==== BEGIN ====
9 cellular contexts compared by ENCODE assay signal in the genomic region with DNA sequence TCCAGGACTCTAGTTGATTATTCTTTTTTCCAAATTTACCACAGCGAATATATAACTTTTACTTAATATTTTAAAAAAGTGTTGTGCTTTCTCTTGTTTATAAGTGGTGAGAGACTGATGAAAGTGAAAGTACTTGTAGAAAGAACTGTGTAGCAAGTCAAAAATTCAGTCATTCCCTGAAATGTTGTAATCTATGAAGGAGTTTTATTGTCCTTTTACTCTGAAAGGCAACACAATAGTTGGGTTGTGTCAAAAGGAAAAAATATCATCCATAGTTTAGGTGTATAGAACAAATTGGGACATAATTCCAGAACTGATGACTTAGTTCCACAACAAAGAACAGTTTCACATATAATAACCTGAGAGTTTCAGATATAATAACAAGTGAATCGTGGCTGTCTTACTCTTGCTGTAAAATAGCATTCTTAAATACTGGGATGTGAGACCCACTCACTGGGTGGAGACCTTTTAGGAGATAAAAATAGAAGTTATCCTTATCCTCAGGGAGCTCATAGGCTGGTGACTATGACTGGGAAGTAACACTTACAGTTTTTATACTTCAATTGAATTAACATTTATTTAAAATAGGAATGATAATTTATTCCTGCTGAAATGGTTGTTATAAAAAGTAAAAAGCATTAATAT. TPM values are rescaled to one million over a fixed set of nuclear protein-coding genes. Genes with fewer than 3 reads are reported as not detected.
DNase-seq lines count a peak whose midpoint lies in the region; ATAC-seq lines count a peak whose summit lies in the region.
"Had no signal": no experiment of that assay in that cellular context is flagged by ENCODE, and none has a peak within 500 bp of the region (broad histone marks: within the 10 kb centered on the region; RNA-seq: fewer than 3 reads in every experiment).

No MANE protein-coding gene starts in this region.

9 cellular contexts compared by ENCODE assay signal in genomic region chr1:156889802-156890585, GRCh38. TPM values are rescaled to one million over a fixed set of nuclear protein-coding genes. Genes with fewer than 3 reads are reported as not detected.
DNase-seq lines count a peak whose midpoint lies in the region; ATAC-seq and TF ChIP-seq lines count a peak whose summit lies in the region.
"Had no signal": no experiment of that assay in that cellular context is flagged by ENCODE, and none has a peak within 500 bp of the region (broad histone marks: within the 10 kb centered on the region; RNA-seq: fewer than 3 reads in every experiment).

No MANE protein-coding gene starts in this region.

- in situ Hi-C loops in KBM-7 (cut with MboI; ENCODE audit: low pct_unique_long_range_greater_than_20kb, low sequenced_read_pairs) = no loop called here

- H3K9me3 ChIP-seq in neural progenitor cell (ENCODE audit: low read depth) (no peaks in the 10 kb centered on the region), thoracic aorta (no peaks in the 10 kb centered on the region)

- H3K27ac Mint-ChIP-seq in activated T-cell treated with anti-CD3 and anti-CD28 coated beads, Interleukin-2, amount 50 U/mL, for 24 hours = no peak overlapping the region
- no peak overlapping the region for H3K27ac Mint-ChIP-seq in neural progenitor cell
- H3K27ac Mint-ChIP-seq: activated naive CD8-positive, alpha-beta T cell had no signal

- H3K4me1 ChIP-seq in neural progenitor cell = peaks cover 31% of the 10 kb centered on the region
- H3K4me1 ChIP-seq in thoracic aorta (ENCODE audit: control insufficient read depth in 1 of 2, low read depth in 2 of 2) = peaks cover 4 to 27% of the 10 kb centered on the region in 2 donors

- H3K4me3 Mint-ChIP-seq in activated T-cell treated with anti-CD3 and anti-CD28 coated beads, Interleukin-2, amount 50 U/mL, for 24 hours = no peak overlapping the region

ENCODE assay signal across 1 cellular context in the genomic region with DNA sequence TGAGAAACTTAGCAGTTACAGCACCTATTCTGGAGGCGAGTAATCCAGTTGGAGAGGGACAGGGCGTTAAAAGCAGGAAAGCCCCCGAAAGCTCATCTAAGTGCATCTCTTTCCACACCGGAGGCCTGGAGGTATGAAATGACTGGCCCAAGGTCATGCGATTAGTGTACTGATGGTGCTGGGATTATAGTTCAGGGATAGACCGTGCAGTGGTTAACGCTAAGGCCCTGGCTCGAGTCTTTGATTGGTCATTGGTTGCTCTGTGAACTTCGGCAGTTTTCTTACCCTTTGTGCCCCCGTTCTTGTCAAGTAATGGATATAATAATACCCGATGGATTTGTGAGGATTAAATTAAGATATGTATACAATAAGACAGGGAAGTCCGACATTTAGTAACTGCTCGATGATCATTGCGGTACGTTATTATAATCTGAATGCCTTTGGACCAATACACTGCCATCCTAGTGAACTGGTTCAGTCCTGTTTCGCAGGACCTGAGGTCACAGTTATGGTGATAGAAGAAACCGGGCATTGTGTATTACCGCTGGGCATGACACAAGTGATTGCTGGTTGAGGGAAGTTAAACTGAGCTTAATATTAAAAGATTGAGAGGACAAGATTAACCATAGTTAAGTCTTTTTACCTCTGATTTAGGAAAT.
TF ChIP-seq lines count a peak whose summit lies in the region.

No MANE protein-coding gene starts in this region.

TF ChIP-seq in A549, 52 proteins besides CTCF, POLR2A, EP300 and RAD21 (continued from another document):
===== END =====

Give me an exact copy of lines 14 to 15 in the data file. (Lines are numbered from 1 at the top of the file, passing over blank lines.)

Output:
- H3K4me1 ChIP-seq in neural progenitor cell = peaks cover 31% of the 10 kb centered on the region
- H3K4me1 ChIP-seq in thoracic aorta (ENCODE audit: control insufficient read depth in 1 of 2, low read depth in 2 of 2) = peaks cover 4 to 27% of the 10 kb centered on the region in 2 donors